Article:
There is an interesting connection between Ps. 118:14 and the original deliverance out of Egypt. Ps. 118:14 reads: “The Lord is my strength and my song; he has become my salvation” (ESV). An identical refrain is heard from the lips of Moses as he leads the people, under God, out of slavery in Egypt: “The LORD is my strength and my song, and he has become my salvation …” (Ex. 15:2a ESV).
The Lord, alone, is the Saviour of His people. As it was in the days of Moses, so it remains in the days of the Messiah. However, the Messiah alone can refer to Himself as the Saviour! The Apostle Paul marvelled at this glorious reality:
Therefore God has highly exalted him [i.e., Christ] and bestowed on him the name that is above every name,so that at the name of Jesus every knee should bow, in heaven and on earth and under the earth, and every tongue confess that Jesus Christ is Lord, to the glory of God the Father.”Phil. 2:9-11 ESV.
It is likely that the Apostle is here alluding to the earlier words of the prophet Isaiah:
Turn to me and be saved, all the ends of the earth! For I am God, and there is no other. By myself I have sworn; from my mouth has gone out in righteousness a word that shall not return: ‘To me every knee shall bow, every tongue shall swear allegiance.”Is. 45:22-23 ESV.
Thus, the soteric element that entered into the messianic consciousness of Jesus had opportunity to flex its muscle, so to speak, as our Lord sang of God, the only Saviour — both in the days of Moses as well as the days of the Messiah. Remarkably, we once again hear Jesus singing with His disciples about Himself, as the darkness of Calvary approaches.
Singing of the One Mediator between God and Men
Finally, the Father reminded the Son that no less than a Divine Mediator could reconcile man and God, and that “there is one God and one Mediator between God and men, the Man Christ Jesus” (1 Tim. 2:5 NKJV). The eternal Son — alone — was to enter the sphere of worldly existence and execute the messianic function of divine-human mediation. Man’s needs could not have been met by a Messiah who was not Himself divine. But equally so, man’s redemptive needs could not have been met by a Messiah who was only divine. Thus, the two requisites for man’s salvation unite in the Person of the God-Man, Jesus.
It has already been demonstrated that the soteric element in the messianic consciousness finds expression in the Hallel in Psalm 114 and Psalm 118. Moreover, it has been pointed out that the true Saviour of God’s people is always God Himself. Thus, the soteric and divine elements of the messianic consciousness converge at this very point. However, the Hallel may also point to another instance of the divine element in the Messianic consciousness.
Psalm 114, a Psalm celebrating Israel’s deliverance from Egyptian slavery, ends by praising God as the One “who turns the rock into a pool of water, the flint into a spring of water” (v. 8; ESV). These words are likely an allusion to God’s provision of water from the rock in the wilderness wanderings (cf. Ex. 17:6). Many years later, writing to the Corinthians, the apostle Paul would refer back to this incident as one full of warning and instruction for the Church. Paul identifies the rock in the wilderness with Christ Himself: “For they drank from the spiritual Rock that followed them, and the Rock was Christ” (1 Cor. 10:4 ESV). The incarnate God-Man took the words of Psalm 114:8 upon His lips as He celebrated God’s past provision for His people in the wilderness, while at the same time singing of God’s faithfulness in providing the true spiritual food and drink for lost and helpless sinners, namely, Himself!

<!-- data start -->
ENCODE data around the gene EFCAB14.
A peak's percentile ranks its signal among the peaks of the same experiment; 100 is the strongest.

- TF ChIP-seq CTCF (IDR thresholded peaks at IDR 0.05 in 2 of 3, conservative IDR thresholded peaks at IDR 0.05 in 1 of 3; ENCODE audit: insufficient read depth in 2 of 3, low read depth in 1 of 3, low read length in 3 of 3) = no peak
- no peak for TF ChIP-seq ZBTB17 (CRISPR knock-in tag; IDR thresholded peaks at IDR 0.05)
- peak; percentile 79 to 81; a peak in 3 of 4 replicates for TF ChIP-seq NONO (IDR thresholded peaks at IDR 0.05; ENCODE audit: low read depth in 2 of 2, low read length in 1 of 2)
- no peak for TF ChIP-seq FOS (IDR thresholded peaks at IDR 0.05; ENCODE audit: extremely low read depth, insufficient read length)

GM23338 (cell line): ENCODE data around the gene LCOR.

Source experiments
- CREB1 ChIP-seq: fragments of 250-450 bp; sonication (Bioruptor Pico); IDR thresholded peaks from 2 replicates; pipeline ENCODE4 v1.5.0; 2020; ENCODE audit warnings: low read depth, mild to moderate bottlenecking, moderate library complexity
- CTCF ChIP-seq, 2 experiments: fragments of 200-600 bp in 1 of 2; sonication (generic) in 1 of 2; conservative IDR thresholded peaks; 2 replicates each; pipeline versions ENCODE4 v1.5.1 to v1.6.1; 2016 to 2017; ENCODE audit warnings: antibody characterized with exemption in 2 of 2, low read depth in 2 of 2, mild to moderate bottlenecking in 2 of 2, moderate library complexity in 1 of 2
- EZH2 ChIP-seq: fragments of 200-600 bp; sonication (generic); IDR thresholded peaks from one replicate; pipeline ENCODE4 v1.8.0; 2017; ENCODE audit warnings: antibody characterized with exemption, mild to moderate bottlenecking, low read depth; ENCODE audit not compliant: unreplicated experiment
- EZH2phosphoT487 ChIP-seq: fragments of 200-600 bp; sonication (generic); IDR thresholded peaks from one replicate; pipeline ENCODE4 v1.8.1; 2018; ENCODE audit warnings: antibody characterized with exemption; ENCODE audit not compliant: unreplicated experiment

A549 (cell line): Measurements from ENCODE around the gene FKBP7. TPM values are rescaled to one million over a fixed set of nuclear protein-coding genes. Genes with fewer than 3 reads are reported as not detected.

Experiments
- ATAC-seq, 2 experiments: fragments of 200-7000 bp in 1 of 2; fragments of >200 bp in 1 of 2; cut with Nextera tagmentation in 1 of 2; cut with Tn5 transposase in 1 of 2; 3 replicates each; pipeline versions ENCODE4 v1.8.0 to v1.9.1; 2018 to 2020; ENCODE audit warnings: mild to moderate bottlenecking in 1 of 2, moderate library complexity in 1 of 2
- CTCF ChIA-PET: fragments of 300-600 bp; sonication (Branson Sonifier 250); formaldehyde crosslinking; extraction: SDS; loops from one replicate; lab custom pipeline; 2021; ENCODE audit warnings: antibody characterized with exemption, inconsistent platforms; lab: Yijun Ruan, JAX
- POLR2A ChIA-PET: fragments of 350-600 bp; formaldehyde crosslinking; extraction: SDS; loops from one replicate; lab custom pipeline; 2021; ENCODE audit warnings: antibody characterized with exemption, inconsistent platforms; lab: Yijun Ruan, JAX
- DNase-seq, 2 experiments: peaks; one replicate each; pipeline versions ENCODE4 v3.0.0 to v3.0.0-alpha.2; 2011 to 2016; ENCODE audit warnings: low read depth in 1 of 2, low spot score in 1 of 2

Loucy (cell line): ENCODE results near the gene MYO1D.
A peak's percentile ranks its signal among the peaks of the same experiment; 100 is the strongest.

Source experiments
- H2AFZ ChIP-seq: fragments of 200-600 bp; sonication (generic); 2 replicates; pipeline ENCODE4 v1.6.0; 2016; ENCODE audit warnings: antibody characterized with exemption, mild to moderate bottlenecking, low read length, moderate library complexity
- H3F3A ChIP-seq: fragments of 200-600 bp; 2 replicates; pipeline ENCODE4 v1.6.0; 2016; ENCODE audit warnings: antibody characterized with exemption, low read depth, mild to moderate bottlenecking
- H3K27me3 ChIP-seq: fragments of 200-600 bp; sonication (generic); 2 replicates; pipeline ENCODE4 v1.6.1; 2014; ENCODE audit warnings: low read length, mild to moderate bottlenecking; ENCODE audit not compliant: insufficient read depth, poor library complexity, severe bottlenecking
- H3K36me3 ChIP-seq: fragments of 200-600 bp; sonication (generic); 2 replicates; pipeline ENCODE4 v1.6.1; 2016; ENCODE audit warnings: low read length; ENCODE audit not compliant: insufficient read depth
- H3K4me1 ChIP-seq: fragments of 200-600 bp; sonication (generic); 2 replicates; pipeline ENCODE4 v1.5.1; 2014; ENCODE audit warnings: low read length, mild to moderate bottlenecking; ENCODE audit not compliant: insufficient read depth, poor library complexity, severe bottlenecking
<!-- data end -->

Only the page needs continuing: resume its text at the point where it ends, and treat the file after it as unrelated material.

Thus, we see that every event recorded for us in the gospels truly repays careful study. Oh, how pregnant are the words of Jesus as He reclined at the table at His last Passover with the disciples: “With fervent desire I have desired to eat this Passover with you before I suffer” (Luke 22:15 NKJV). It was a Passover toward which His whole life had been leading. It was a Passover that would see the blessed sacrament instituted by the Son of God Himself. It was a Passover providentially-arranged, from before the foundation of the world, wherein God the Father, in infinite love, goodness, and wisdom would remind His only-begotten Son of what He most needed to hear, as the darkness of Calvary began to descend upon His holy soul. And the Father did it through the written Word and the power of the Spirit. May we never forget what God has given us in the Scriptures. “Thy word is a lamp unto my feet, and a light unto my path” (Psalm 119:105 KJV).
*Scripture quotations marked (ESV) are from The ESV Bible (The Holy Bible, English Standard Version), copyright 2001 by Crossway, a publishing ministry of Good News Publishers. Used by permission. All rights reserved.
*Scripture quotations marked (NKJV) are taken from the New King James Version. Copyright 1982 by Thomas Nelson, Inc. Used by permission. All rights reserved.
*Geerhardus Vos. The Self-Disclosure of Jesus. Grand Rapids: Wm. B. Eerdmans, 1954.